NotPetya Attribution, Cyber Insurance, and Inoculating Networks

Email update, 25 February 2018

Good morning!

I’ve finally made the switch from writing these directly in Gmail to using MailChimp. Hopefully this means you’ll be less likely to see weird formatting and font issues, and I’ll be less likely to have my Gmail account blacklisted by spam filters.

As always, I welcome any feedback to these emails, so let me know what you think.

NotPetya: Five Eyes countries name Russia as culprit

That Russia was behind last year’s devastating NotPetya attack was never really in doubt, but we now have official statements blaming Russia from the US, UK, Australia, Canada, and New Zealand.

From the U.K. statement:

The UK’s National Cyber Security Centre assesses that the Russian military was almost certainly responsible for the destructive NotPetya cyber-attack of June 2017.

Given the high confidence assessment and the broader context, the UK government has made the judgement that the Russian government – the Kremlin – was responsible for this cyber-attack.

It’s worth pointing out that “almost certainly” is as definitive as you will ever get for something like this.

It’s also worth pointing out that the Australian statement came from our Minister for Law Enforcement and Cyber Security, whose official website doesn’t even support HTTPS. (Nice work, Australia.)

NotPetya: Recap

A quick recap for those who haven’t been following this story: NotPetya was a piece of malware delivered via a pretty sophisticated supply chain attack: the attackers compromised the auto-update servers for a piece of Ukrainian accounting software known as M.E.Doc, and then pushed out an update to all users which included the malware.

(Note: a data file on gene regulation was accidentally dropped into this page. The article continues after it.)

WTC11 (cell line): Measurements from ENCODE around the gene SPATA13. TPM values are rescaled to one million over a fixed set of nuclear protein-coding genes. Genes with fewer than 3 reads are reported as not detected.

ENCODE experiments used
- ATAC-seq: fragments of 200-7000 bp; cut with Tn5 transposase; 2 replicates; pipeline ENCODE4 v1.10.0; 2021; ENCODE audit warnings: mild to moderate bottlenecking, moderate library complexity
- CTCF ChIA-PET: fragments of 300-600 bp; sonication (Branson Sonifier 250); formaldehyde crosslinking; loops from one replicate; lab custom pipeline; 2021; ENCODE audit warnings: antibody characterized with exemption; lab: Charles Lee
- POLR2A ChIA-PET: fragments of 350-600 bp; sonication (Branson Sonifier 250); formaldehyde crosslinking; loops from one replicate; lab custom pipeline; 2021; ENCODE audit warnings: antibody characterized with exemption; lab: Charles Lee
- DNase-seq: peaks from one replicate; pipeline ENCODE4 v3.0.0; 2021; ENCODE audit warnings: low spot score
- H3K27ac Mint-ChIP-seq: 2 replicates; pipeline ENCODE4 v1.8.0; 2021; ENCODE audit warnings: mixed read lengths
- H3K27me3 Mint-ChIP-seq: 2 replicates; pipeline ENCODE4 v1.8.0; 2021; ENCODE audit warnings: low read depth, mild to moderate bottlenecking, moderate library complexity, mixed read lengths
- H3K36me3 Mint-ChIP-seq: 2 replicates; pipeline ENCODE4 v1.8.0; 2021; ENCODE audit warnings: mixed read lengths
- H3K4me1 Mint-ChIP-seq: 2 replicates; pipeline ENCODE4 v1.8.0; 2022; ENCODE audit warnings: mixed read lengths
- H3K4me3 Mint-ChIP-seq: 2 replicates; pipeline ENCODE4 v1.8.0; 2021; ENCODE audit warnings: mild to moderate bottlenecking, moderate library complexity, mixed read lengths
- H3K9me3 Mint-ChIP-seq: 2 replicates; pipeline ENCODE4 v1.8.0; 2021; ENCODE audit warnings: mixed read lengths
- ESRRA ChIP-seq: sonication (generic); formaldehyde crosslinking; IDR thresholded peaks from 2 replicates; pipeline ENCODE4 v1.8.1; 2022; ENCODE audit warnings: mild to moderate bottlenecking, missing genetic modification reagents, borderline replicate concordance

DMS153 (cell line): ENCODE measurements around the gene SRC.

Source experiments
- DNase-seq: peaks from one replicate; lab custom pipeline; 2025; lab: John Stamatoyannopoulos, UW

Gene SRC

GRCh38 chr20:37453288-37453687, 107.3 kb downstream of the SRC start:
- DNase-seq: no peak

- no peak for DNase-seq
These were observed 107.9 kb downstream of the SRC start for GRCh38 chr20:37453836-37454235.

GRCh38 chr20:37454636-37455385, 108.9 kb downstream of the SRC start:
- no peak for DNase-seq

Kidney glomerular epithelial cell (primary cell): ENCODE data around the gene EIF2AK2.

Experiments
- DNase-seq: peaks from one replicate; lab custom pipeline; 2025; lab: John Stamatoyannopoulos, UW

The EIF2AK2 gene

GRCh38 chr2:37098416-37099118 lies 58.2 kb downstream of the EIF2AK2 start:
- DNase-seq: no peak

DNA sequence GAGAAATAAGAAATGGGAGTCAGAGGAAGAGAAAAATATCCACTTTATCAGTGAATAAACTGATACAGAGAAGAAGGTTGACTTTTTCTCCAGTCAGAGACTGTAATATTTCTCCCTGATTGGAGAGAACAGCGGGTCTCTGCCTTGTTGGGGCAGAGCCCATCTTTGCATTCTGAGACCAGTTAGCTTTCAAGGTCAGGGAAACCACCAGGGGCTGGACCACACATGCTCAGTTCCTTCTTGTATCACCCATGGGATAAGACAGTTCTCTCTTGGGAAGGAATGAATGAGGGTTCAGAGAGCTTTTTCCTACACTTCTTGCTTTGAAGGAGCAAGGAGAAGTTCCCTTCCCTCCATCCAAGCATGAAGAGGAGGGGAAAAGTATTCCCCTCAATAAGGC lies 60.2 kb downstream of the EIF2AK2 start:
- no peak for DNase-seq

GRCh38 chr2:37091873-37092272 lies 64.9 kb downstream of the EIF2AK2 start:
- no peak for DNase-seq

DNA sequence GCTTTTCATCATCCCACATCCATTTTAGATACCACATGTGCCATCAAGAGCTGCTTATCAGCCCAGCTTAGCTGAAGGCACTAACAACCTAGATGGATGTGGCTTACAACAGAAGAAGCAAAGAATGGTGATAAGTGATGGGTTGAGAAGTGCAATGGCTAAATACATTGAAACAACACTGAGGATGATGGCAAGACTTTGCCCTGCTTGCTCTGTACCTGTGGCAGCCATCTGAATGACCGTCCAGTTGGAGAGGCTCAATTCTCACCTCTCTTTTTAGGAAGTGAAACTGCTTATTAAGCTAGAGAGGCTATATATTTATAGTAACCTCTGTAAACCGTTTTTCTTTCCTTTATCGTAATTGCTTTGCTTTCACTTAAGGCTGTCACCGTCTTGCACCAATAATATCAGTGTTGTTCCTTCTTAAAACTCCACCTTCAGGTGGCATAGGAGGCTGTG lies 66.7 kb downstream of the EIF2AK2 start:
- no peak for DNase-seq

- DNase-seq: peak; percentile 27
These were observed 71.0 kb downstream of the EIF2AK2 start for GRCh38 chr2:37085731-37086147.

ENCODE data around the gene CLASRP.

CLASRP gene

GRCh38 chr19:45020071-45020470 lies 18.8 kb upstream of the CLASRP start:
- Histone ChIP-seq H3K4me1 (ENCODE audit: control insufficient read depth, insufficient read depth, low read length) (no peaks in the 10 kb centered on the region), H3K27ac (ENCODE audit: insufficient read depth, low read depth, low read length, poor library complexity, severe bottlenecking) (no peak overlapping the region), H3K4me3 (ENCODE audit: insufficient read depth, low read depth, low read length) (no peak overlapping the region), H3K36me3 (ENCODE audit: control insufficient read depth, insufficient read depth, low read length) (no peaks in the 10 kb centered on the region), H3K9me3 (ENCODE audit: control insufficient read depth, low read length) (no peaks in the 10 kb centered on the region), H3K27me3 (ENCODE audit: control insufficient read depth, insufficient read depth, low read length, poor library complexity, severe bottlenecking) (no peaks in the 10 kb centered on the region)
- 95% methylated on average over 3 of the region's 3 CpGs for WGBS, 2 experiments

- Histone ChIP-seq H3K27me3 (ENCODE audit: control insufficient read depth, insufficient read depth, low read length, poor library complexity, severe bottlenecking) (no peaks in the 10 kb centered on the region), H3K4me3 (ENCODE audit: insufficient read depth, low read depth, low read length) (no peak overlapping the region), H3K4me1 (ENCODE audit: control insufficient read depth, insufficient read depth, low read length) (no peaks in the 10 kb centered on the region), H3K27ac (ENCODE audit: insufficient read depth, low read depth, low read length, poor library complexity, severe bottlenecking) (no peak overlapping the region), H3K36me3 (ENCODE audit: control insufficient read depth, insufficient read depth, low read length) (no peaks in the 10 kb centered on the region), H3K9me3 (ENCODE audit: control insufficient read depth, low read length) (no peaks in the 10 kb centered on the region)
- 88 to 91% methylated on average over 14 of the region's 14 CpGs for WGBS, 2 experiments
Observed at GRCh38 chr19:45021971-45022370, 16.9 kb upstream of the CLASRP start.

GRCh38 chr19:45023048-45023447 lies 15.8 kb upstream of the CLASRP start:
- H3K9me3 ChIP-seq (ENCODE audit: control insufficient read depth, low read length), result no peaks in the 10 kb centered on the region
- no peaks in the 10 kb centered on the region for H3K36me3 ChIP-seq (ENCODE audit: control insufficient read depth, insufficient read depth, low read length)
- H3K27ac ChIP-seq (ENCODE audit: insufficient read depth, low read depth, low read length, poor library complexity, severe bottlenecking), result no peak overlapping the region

Aside from the incredible damage done to Ukranian companies by the attack, NotPetya also impacted several large multinational companies who did business in Ukraine (and therefore used M.E.Doc to file their taxes).

One of these companies was Danish conglomerate Maersk, who reported that the attack cost them 300 million USD, and required a complete rebuild of their entire IT infrastructure:

The Register: IT ‘heroes’ saved Maersk from NotPetya with ten-day reinstallation bliz

Speaking on a panel at the World Economic Forum this week, Møller-Maersk chair Jim Hagemann Snabe detailed the awful toll of the ransomware epidemic as necessitating the reinstall “4,000 new servers, 45,000 new PCs, and 2,500 applications”. Or as Snabed described it: “a complete infrastructure.”

“And that was done in a heroic effort over ten days,” he said.

That’s a hell of a job to pull off in ten days. In a weird way, seeing the total number of systems which were wiped by NotPetya drives home the impact of the attack more than the “$300 million” cost figure.

NotPetya and Lateral Movement

The technique NotPetya used to spread across a network can be very roughly summarised as:

  1. Execute on a machine
  2. Use the NSA’s EternalBlue exploit to obtain SYSTEM privileges on this system or other systems on the network (if they haven’t been patched)
  3. Use Mimikatz to dump stored usernames and passwords/hashes from memory
  4. Use these usernames and passwords to propagate to more systems, if EternalBlue didn’t work on them

This isn’t particularly difficult or complicated: it’s the same technique that any penetration tester would use once they have a foothold on an internal network. NotPetya just automated the process (and wiped any system it managed to compromise).